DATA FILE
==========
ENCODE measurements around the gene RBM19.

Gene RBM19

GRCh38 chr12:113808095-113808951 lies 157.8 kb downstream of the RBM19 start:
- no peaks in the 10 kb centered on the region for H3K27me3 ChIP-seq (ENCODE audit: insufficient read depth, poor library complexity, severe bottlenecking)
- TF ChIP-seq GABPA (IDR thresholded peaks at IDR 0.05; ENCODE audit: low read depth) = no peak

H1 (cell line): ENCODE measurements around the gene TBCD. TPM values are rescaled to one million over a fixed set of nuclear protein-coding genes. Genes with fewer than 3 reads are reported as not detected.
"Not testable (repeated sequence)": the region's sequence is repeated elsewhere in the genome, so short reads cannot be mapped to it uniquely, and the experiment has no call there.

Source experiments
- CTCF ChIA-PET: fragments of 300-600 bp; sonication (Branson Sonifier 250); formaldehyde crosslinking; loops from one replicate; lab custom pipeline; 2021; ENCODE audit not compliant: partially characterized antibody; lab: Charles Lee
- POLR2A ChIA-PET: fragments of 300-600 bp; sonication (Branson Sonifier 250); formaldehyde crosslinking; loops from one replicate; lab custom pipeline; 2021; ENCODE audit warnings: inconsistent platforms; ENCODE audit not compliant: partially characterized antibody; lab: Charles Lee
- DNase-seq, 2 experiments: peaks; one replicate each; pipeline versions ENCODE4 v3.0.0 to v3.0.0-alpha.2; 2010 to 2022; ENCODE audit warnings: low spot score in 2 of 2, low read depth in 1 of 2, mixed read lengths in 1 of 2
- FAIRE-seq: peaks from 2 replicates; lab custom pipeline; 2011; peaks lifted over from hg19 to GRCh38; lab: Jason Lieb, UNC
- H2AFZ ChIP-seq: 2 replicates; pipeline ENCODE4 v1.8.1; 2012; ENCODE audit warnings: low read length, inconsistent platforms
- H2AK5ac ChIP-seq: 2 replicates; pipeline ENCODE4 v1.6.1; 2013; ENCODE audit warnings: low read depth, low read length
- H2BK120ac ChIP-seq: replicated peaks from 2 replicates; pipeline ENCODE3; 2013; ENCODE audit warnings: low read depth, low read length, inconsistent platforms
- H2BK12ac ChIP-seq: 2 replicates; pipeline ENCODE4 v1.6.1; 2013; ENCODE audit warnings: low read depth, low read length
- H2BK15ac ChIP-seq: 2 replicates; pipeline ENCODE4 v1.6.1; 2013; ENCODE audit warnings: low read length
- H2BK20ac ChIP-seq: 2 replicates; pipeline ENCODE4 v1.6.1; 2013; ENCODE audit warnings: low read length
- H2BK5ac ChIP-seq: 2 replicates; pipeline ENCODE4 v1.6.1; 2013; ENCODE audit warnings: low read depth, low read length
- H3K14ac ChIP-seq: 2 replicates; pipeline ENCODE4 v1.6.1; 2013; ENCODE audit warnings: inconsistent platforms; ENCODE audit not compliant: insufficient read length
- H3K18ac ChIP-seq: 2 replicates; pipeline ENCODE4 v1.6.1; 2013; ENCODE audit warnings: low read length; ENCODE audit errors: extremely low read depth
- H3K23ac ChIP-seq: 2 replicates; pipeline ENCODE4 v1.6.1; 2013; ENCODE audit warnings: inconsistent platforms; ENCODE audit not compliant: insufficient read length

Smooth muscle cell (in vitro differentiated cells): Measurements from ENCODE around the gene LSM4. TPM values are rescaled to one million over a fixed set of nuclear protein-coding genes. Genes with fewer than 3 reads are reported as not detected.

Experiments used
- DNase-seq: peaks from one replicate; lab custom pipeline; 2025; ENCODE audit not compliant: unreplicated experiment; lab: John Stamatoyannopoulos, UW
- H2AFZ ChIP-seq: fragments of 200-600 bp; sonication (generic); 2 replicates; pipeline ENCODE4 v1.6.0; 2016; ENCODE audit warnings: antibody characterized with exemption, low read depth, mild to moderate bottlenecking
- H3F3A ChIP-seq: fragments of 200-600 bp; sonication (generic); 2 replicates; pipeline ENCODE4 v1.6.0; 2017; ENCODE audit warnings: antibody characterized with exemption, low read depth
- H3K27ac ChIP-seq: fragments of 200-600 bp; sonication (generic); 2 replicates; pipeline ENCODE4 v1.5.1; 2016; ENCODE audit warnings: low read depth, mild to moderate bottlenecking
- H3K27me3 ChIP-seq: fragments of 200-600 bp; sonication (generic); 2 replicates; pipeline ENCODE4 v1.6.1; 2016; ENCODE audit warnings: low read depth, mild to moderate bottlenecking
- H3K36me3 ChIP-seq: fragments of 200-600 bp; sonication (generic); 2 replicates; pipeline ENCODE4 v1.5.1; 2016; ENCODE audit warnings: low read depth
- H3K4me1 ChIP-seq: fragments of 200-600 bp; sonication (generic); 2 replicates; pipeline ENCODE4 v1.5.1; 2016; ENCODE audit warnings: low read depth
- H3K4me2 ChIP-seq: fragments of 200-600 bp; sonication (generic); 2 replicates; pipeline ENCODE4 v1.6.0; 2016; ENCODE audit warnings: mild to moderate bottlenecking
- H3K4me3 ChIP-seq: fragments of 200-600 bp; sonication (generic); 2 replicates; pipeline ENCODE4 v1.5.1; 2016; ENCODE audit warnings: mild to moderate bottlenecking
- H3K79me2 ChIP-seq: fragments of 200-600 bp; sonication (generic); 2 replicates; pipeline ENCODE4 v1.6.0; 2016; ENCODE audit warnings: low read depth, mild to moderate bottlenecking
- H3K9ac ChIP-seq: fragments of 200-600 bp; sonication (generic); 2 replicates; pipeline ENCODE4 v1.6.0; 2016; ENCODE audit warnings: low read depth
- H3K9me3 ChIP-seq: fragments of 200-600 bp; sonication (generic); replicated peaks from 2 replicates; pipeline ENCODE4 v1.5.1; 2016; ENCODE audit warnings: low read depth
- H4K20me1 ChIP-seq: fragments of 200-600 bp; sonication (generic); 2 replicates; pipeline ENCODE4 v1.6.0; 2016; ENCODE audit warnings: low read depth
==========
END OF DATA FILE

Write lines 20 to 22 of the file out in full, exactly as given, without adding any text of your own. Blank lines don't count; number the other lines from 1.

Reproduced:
- H3K14ac ChIP-seq: 2 replicates; pipeline ENCODE4 v1.6.1; 2013; ENCODE audit warnings: inconsistent platforms; ENCODE audit not compliant: insufficient read length
- H3K18ac ChIP-seq: 2 replicates; pipeline ENCODE4 v1.6.1; 2013; ENCODE audit warnings: low read length; ENCODE audit errors: extremely low read depth
- H3K23ac ChIP-seq: 2 replicates; pipeline ENCODE4 v1.6.1; 2013; ENCODE audit warnings: inconsistent platforms; ENCODE audit not compliant: insufficient read length